Bright, colorful, passionate, and determined to launch her own brand in the blended Scotch whisky biosphere, from her perch, high above the knuckle dragging, silverback gorillas that adorn the densely populated jungle floor below.
Carin likes whisky.
She didn't always. At one time, she regarded whisky as an old, stinky iodine spirit that inhabited dark green, dusty medicinal bottles that sat on shelves in her grandfather's study. Whisky, she thought, was something only old folk liked for reasons that escaped her.
One night that all changed. A whisky enthusiast friend asked her what types of food she liked, and then chose a whisky for her based on her tastes. She took a sip and was in awe of the interesting flavors contained in such a tiny measure of spirit. Soon thereafter, her work as a creative director for an online business no longer appealed to her. She didn't start a whisky blog, as that was a lame, overdone and stale social media activity of boring/nerdy middle aged/older men, ne'er do-wells, shut-ins, professional students and well . . . friendless losers in life (present company excepted!). No, she had something else in mind.
Well, that's not entirely true. At first, it was just a fascination with whisky. She tried a wide variety, went to whisky events and soon was hosting her own tastings in an effort to spread the word that "Hey! Whisky has something to offer hip, young people, especially women." Over time, her ill-defined passion led to the idea of starting a company that would sell a whisky she felt would appeal to her crowd, her homeys, her peeps!
crowd funding on kickstarter. Yeah, yeah, I know, I had to look up what "crowd funding" meant too, and never heard of "Kickstarter" either, and yeah I am not even fifty (but, close to it).
I asked Carin how she came up with the name of her blended Scotch, which is distilled, aged and bottled by Douglas Laing & Co. Ltd.
"I was thumbing through a English/Gaelic dictionary looking for a word that would be suitable as a name for my whisky. I stumbled on the number six, which happens to be my birthday too, and I liked it. Six in Gaelic is Sé (pronounced 'Shay'). I thought I would drop the 'h' and somehow came up with SIA (pronounced 'see-ah')."
Currently available in California, Illinois and a number of online retailers (i.e. Binny's, Beltramo's) who can ship elsewhere.
Malt to Grain Ratio
Speyside (50%), Highlands (40%), Islay (10%)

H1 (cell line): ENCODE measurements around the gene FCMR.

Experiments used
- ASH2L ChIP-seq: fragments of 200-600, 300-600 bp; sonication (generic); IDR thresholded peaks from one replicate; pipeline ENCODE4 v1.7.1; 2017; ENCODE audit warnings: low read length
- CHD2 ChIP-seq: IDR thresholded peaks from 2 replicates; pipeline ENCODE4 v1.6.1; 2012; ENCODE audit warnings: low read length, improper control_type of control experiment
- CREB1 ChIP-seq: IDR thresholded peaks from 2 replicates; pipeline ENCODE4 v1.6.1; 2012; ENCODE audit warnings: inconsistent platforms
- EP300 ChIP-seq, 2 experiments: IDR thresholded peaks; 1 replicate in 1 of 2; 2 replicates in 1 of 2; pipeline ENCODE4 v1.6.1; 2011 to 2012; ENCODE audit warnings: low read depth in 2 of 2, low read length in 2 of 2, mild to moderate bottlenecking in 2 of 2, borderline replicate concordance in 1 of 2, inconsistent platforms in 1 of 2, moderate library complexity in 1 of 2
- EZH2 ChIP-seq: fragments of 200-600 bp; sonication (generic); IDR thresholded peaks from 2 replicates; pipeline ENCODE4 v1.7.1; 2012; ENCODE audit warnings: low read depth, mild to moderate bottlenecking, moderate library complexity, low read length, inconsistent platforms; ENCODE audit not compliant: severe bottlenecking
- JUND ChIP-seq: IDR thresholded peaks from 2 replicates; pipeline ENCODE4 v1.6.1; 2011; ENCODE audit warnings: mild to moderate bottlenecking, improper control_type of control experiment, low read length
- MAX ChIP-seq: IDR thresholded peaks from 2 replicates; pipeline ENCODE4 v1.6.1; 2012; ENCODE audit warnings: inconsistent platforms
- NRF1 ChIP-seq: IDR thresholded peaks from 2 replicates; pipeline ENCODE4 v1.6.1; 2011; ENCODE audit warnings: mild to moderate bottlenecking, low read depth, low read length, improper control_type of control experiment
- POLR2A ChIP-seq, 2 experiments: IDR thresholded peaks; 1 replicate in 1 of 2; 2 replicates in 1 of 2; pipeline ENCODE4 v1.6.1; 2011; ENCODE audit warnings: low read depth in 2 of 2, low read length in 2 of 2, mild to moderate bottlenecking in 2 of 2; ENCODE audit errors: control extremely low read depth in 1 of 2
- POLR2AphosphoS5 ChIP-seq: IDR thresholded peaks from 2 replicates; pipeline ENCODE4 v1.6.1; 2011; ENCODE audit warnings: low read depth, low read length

Very malty, sweet grains, dandelion, slight sherry.
Sweet malt, creamy, Cheerios, spiced honey, funnel cake, vanilla extract, faint sherry.
Salt, zing of lemon peel, buzz of black pepper, a slight smoke when you breath through your mouth following a swallow.
This is very smooth, not grainy, no alcohol notes or bite either. Very inoffensive. It's pretty sweet too, with a slight transition to a more drying mouth feel on the finish. No peat and very little smoke in the flavor profile.
If you like Cutty Sark, Monkey Shoulder and Cardhu, then you will enjoy this blend. It is a traditional Speyside flavor profile, one that is sweet, honeyed, smooth, and as I said above, with hardly any peat and precious little smoke. This whisky is really designed for the whisky newbie. It is very, very smooth, but not grainy, which is nice. It obviously would work well as an ingredient in Scotch based cocktails, as recommended on Carin's website.
I enjoyed it, as a soft, gentle, simple blend, and there is a place and time to enjoy this flavor profile. The holidays are coming and it would make a suitable gift for the person dabbling in whisky or has a budding interest.
SIA is not for the serious connosieur seeking complexity. They will find it boring, as it is very smooth with minimal spice notes. But, hey, I don't think Carin is targeting the grey power/Cocoon segment of the market at all.
I must tell you a little about the price. It is high for a no-age-statement blend. $49 is rich. Within that price range, and well below it, there is Chivas 12 and Johnnie Walker Black 12 years and even some entry level single malts. But, those large simian brands have much lower costs of production, synergies and efficiencies that they can leverage. They have bland corporate websites that are filled with too much information, while SIA is cool, urban and well . . . young, an elusive quality that becomes more attractive as us silverbacks become well, uhmm . . . more and more silver.